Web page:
M1 - New price plans appear aggressive

• M1 introduced new “SIM-only” price plans

• Long-term effects are unclear

• Maintain Hold rating with lower target price

What’s new
M1 today introduced a new range of post-paid “mySIM” mobile plans.

What’s the impact
These newly introduced plans appear to cater to those customers who do not wish to avail themselves of handset subsidies. In doing so, M1 joined its peers in Singapore in positioning itself to ride on this as yet nascent trend. The SIM-only plans appeal mainly to those customers who prefer to purchase smartphones on an unbundled basis, either because they are open to purchasing handsets separately – due to cost or other considerations – or they do not wish to change their handsets regularly.

Will these plans become popular? Unlike Europe, SIM-only plans have thus far enjoyed only limited success in Singapore. Aside from cultural factors, the popularity of, and the high costs associated with purchases of the iPhone and Samsung devices in the past may have been the contributing factors. In addition, to date, M1’s peers have not courted this market segment aggressively, and positioned their SIM-only plans mainly to enhance gross profits.

For example, Singapore Telecom (ST SP, SGD4.27, Hold [3]) priced its SIM-only and regular subsidy plans at similar price points; the company instead offers customers extra voice minutes (low marginal cost) for forgoing the handset subsidy. On the other hand, StarHub (STH SP, SGD3.94, Underperform [4]) offers a 20% tariff discount for SIM-only plans; while it appears aggressive, we calculate that this discount equates to a handset subsidy worth 4.8 months of contract value – which we believe is at the low end of the typical 4-6 months of subsidy offered on standard plans.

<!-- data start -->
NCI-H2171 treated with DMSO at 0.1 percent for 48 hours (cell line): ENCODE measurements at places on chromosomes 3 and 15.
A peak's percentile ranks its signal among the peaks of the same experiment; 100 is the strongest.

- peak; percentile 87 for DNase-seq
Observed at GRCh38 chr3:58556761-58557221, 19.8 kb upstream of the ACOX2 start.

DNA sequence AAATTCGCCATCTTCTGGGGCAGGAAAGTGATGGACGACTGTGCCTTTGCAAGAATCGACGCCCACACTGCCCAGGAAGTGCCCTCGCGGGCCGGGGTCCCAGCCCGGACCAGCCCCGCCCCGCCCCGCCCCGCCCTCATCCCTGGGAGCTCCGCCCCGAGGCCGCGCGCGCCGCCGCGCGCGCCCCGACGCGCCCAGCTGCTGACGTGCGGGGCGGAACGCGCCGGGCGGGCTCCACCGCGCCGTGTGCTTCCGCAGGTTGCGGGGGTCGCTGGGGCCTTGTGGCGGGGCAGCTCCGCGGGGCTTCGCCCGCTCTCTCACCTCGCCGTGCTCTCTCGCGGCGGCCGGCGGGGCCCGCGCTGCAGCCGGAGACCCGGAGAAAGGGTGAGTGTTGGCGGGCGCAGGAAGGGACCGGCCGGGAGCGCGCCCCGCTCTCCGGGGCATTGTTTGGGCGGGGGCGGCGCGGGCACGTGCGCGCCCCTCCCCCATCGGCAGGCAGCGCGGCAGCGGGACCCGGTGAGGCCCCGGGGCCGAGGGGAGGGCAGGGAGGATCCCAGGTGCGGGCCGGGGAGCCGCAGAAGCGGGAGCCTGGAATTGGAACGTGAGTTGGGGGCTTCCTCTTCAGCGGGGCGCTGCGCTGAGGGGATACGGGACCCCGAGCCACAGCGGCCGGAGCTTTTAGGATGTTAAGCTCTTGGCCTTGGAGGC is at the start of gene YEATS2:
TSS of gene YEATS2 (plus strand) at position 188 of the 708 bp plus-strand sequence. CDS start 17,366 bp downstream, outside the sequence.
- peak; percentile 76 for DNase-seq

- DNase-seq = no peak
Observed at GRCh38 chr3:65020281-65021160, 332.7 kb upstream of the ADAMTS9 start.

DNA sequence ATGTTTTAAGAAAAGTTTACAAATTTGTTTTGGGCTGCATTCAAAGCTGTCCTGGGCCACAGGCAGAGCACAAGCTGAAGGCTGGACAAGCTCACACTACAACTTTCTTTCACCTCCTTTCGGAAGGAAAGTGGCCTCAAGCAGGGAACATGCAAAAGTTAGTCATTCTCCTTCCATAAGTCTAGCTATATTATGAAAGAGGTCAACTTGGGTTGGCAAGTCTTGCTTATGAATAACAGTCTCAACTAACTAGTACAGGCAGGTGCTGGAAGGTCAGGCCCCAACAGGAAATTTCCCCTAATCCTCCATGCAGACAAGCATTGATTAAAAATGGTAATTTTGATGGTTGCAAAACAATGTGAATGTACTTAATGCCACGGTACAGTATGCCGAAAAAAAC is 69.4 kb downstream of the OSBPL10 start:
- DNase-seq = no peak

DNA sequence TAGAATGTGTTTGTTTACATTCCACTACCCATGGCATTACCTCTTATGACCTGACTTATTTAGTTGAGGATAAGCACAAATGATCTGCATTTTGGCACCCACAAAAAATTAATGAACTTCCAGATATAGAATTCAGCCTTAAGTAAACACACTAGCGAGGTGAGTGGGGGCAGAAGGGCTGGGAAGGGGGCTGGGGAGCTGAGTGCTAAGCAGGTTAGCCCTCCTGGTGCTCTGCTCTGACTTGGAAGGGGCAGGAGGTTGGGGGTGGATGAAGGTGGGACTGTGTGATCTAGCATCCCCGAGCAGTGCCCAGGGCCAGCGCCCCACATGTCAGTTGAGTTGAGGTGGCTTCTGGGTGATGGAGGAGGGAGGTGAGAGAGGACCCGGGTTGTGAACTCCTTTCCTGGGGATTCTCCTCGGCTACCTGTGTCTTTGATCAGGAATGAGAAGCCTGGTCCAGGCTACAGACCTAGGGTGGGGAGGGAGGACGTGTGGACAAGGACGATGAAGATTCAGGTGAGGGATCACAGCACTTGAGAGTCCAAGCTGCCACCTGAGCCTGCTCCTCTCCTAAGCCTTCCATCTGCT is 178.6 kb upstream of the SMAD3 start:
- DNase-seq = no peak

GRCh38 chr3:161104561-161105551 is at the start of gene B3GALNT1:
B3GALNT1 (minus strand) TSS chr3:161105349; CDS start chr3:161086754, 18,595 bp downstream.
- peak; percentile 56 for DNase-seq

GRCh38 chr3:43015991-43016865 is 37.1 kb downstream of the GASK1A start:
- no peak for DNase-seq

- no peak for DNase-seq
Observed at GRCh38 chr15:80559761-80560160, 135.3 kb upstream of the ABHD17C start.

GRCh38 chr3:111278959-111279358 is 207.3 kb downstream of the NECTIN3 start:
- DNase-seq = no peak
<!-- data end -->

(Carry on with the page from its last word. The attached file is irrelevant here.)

In contrast, M1’s SIM-only plans appear to pack a punch as they offer both higher tariff discounts (25% for entry level) and usage benefits (33- 50% more voice calls; up to 2GB more data volume) compared to its standard plans. Customers who make purchasing decisions based on voice-call benefits can potentially save even more (around 50% tariff discount). Overall, we calculate the offers equate to 6-12 months of subsidy, which seems to be higher than subsidies generally offered in the industry.

As such, while we expect the new plans to attract consumer interest and elicit competitive reaction, we are wary of the potential negative impact to M1’s profits depending on how consumers respond.


Technical Analysis
Daily Chart
What we recommend
Given weak revenue trends seen in the 2Q15 results, we are lowering our 2015-17 EPS forecasts by 2.5- 5.5%. We maintain our Hold (3) rating but with a lower 12-month DDM-based target price of SGD3.33. The declaration of a special dividend is an upside risk while an increase in competition is a key downside risk.

How we differ
Unlike certain views in the market, we expect the shares to be rangebound, with potential upside capped by the rich EV/EBITDA valuation and downside limited by what we see as a reasonable 2015E dividend yield of 5.8%. (Read Report)

Read Related Report
M1's new aggressive SIM-Only plans - Subscriber affinity to handset upgrades may not lead to large disruptions, but still negative at the margin
Wednesday, 29 July 2015
- JP Morgan Asia Pacific Equity Research

Source : Daiwa Capital Markets

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